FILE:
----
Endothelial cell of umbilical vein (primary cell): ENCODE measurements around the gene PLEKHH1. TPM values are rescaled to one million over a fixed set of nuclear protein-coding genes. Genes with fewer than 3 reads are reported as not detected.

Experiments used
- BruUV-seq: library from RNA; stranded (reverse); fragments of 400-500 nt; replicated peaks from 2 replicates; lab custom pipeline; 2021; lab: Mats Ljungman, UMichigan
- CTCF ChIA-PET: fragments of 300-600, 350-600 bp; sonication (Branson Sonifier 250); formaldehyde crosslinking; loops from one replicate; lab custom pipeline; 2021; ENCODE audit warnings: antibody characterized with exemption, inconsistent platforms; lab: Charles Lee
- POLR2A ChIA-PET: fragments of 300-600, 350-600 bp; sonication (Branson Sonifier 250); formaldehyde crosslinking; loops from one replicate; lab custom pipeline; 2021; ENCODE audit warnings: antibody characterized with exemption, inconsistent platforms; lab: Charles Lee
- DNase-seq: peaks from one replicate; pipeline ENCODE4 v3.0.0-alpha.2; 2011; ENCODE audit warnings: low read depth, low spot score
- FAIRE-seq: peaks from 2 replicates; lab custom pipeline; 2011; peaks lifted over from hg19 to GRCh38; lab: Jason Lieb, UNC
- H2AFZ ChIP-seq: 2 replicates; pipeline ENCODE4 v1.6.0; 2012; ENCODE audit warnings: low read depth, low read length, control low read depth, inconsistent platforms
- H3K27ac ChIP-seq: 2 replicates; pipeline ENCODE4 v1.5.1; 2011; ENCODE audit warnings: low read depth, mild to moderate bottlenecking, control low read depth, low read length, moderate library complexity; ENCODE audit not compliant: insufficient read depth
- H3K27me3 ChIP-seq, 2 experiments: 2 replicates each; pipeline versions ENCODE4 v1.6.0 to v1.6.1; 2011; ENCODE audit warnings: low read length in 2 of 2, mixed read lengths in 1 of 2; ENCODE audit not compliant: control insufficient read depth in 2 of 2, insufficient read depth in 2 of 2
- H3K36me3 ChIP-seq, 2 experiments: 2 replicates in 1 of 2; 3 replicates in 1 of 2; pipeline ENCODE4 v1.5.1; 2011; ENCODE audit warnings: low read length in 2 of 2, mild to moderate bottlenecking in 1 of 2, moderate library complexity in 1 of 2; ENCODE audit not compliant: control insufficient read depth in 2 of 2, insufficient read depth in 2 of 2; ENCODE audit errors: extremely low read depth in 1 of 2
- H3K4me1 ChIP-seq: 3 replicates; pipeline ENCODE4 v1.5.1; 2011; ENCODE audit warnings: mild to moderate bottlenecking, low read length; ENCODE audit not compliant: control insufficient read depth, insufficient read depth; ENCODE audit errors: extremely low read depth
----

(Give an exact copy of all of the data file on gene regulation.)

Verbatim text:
Endothelial cell of umbilical vein (primary cell): ENCODE measurements around the gene PLEKHH1. TPM values are rescaled to one million over a fixed set of nuclear protein-coding genes. Genes with fewer than 3 reads are reported as not detected.

Experiments used
- BruUV-seq: library from RNA; stranded (reverse); fragments of 400-500 nt; replicated peaks from 2 replicates; lab custom pipeline; 2021; lab: Mats Ljungman, UMichigan
- CTCF ChIA-PET: fragments of 300-600, 350-600 bp; sonication (Branson Sonifier 250); formaldehyde crosslinking; loops from one replicate; lab custom pipeline; 2021; ENCODE audit warnings: antibody characterized with exemption, inconsistent platforms; lab: Charles Lee
- POLR2A ChIA-PET: fragments of 300-600, 350-600 bp; sonication (Branson Sonifier 250); formaldehyde crosslinking; loops from one replicate; lab custom pipeline; 2021; ENCODE audit warnings: antibody characterized with exemption, inconsistent platforms; lab: Charles Lee
- DNase-seq: peaks from one replicate; pipeline ENCODE4 v3.0.0-alpha.2; 2011; ENCODE audit warnings: low read depth, low spot score
- FAIRE-seq: peaks from 2 replicates; lab custom pipeline; 2011; peaks lifted over from hg19 to GRCh38; lab: Jason Lieb, UNC
- H2AFZ ChIP-seq: 2 replicates; pipeline ENCODE4 v1.6.0; 2012; ENCODE audit warnings: low read depth, low read length, control low read depth, inconsistent platforms
- H3K27ac ChIP-seq: 2 replicates; pipeline ENCODE4 v1.5.1; 2011; ENCODE audit warnings: low read depth, mild to moderate bottlenecking, control low read depth, low read length, moderate library complexity; ENCODE audit not compliant: insufficient read depth
- H3K27me3 ChIP-seq, 2 experiments: 2 replicates each; pipeline versions ENCODE4 v1.6.0 to v1.6.1; 2011; ENCODE audit warnings: low read length in 2 of 2, mixed read lengths in 1 of 2; ENCODE audit not compliant: control insufficient read depth in 2 of 2, insufficient read depth in 2 of 2
- H3K36me3 ChIP-seq, 2 experiments: 2 replicates in 1 of 2; 3 replicates in 1 of 2; pipeline ENCODE4 v1.5.1; 2011; ENCODE audit warnings: low read length in 2 of 2, mild to moderate bottlenecking in 1 of 2, moderate library complexity in 1 of 2; ENCODE audit not compliant: control insufficient read depth in 2 of 2, insufficient read depth in 2 of 2; ENCODE audit errors: extremely low read depth in 1 of 2
- H3K4me1 ChIP-seq: 3 replicates; pipeline ENCODE4 v1.5.1; 2011; ENCODE audit warnings: mild to moderate bottlenecking, low read length; ENCODE audit not compliant: control insufficient read depth, insufficient read depth; ENCODE audit errors: extremely low read depth